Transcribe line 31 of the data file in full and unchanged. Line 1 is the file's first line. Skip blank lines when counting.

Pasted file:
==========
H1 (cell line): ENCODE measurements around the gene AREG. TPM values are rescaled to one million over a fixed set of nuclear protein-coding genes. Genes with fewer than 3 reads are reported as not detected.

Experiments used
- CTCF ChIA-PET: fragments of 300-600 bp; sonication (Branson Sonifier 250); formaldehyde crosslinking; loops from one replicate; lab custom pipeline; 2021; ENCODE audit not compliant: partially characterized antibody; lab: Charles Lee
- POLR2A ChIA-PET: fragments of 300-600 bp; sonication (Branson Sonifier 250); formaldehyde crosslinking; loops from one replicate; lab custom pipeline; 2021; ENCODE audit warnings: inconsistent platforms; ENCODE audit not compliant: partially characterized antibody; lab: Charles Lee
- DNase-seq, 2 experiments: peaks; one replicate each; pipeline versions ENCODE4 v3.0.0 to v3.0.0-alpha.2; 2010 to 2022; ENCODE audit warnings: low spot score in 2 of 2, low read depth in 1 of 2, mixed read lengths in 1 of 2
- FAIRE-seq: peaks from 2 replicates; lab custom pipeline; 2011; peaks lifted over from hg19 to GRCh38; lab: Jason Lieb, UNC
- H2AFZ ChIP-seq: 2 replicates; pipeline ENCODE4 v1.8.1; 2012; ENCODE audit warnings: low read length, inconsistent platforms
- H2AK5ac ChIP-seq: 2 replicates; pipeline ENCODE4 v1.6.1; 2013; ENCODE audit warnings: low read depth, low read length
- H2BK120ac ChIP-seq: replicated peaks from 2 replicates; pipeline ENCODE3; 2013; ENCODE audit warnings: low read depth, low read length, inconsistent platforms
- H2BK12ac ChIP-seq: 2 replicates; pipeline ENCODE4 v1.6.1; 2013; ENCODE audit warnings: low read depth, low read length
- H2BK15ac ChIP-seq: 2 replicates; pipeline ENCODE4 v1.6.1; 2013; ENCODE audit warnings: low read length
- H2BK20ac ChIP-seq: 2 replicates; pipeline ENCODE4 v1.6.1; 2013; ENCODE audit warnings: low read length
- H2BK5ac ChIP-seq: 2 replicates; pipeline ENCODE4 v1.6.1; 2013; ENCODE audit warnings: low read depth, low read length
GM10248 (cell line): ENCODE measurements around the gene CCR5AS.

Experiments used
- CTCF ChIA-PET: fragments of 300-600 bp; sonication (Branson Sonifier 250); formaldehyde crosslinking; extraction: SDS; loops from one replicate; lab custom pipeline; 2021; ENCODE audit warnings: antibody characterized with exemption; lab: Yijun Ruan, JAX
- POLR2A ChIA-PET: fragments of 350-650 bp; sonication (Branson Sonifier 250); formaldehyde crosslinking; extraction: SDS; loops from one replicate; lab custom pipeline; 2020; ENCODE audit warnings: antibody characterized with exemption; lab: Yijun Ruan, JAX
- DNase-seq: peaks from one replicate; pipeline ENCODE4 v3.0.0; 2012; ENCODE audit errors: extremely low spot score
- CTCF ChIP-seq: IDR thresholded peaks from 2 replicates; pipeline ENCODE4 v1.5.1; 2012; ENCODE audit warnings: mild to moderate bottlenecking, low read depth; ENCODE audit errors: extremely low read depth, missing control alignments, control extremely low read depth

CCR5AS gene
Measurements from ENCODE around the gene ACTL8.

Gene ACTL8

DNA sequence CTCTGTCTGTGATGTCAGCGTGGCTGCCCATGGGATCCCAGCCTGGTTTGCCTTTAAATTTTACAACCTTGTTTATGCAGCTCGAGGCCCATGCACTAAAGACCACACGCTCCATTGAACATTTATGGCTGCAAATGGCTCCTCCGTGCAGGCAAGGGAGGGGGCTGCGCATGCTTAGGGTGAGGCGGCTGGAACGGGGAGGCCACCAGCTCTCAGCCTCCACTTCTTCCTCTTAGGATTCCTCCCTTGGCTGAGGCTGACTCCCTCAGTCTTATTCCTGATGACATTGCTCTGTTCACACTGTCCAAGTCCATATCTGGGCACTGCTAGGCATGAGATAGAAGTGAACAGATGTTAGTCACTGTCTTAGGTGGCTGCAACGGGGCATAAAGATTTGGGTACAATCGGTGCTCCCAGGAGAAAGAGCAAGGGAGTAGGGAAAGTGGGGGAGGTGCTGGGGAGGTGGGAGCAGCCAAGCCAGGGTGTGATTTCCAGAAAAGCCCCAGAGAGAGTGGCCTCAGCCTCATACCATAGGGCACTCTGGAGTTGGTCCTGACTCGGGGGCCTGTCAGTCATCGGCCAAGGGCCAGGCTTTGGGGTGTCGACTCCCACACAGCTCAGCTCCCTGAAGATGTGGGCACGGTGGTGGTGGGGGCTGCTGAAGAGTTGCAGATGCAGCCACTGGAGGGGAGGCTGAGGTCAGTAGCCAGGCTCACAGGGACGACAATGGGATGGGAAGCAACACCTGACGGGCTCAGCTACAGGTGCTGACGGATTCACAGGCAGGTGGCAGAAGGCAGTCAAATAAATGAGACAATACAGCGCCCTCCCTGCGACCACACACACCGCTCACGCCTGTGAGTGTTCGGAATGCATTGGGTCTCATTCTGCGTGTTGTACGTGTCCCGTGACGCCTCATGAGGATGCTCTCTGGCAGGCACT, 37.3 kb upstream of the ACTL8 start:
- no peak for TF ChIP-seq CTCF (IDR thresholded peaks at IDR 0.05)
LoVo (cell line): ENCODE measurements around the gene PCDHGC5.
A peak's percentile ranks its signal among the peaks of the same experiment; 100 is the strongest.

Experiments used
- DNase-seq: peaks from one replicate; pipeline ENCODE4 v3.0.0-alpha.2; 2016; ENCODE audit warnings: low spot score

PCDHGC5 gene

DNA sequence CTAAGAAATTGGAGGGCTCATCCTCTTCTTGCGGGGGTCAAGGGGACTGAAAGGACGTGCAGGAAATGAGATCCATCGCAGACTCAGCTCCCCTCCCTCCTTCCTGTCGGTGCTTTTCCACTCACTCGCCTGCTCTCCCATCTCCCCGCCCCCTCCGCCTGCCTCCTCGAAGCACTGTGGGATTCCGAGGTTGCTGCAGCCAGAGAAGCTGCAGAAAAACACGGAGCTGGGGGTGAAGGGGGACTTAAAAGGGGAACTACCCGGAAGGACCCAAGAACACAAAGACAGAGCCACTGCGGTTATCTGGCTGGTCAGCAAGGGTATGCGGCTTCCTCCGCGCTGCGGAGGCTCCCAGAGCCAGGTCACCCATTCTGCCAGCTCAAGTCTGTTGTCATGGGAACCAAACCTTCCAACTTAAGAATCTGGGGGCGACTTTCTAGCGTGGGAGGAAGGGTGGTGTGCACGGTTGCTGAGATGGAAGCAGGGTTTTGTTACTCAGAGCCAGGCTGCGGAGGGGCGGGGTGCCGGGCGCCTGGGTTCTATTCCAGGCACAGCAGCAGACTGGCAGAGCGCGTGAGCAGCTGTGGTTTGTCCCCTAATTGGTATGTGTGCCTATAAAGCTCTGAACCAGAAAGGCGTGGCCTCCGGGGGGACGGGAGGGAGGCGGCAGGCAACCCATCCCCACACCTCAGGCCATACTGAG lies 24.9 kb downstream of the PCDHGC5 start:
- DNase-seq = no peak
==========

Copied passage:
- DNase-seq = no peak